By Steve Dale
Are you still unsure of how hot your car can actually become in the summertime? Watch Steve Dale get to the bottom of it and experience himself how unbearable it actually becomes in the car for your four-legged friend.
Each summer, there are dogs who suffer and sometimes die from being left in a car. Plenty of people make the mistake of thinking dogs can withstand the heat, even if only for a few minutes.
“Dogs don’t cool themselves as efficiently as humans do,” says Pet Expert Steve Dale. “Even leaving your dog in the car for 10 minutes can be extremely detrimental.”
Even with the window cracked, cars can heat up to unbearable temperatures within a matter of minutes. According to peta.org, “on a 78-degree day, the temperature inside a parked car can soar to between 100 and 120 degrees in just minutes, and on a 90-degree day, the interior temperature can reach as high as 160 degrees in less than 10 minutes.”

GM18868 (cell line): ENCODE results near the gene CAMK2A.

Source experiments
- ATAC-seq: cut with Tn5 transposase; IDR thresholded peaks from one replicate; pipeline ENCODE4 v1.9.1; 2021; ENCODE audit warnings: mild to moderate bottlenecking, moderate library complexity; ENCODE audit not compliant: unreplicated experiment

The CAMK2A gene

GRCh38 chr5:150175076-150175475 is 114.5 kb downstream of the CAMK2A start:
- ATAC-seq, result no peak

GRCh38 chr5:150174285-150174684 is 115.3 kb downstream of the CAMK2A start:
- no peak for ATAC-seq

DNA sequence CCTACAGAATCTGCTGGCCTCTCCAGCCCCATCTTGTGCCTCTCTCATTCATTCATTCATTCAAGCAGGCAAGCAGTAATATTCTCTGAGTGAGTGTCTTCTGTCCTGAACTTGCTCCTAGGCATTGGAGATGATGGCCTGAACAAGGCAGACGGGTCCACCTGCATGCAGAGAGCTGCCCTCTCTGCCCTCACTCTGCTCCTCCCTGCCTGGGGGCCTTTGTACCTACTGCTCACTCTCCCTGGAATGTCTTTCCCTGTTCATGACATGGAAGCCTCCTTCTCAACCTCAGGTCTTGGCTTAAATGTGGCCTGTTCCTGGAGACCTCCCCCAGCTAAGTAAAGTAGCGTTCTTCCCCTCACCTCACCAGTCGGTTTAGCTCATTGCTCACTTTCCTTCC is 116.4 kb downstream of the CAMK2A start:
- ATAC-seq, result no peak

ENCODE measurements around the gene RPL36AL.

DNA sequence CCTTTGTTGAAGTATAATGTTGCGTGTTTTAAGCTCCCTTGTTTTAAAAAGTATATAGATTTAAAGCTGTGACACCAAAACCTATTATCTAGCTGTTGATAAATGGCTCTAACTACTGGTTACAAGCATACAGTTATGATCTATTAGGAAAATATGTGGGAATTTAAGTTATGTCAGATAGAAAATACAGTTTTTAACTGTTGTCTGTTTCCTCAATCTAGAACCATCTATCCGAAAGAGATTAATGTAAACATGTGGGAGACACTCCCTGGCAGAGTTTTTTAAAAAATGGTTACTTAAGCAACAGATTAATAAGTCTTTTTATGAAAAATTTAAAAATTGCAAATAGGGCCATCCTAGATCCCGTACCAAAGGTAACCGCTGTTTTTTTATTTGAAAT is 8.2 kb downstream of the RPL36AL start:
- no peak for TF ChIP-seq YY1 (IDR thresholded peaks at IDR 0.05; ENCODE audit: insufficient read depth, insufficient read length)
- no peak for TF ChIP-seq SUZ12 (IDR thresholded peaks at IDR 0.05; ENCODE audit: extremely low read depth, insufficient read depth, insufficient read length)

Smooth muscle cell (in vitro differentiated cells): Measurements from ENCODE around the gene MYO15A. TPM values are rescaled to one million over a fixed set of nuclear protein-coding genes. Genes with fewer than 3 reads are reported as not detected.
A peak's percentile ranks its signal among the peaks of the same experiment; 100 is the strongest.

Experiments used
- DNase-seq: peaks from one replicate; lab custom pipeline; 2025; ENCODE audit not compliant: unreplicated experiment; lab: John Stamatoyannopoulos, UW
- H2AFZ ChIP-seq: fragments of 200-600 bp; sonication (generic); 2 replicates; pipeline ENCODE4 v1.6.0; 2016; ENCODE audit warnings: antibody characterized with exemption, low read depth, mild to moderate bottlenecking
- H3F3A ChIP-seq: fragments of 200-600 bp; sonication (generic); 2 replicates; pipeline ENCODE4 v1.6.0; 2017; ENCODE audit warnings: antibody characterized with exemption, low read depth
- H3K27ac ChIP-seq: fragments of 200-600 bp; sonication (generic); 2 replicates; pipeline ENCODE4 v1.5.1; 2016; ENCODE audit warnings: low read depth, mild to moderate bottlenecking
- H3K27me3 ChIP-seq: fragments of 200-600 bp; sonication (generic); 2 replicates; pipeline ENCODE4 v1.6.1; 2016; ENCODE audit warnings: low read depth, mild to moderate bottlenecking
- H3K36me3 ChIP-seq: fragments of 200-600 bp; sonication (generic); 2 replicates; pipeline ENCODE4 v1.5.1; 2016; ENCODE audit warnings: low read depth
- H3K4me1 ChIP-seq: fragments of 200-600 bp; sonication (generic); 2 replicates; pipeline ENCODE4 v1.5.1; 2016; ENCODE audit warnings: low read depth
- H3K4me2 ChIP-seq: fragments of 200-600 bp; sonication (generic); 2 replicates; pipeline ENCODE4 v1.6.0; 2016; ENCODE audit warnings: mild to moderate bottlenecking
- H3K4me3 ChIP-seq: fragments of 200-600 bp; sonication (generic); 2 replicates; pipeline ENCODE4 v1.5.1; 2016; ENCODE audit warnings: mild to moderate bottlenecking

16 states have laws to protect dogs left in vehicles. If you see a pet in a parked car, there are things you can do to help. According to humanesociety.org, the best things to do are take down the car’s make, model and license-plate number; notify managers or security guards of nearby businesses; and if the owner can’t be found, call the non-emergency number of the local police of animal control and wait for them to arrive.
To learn more about heat-related first aid best practices, download the Red Cross Pet First Aid App.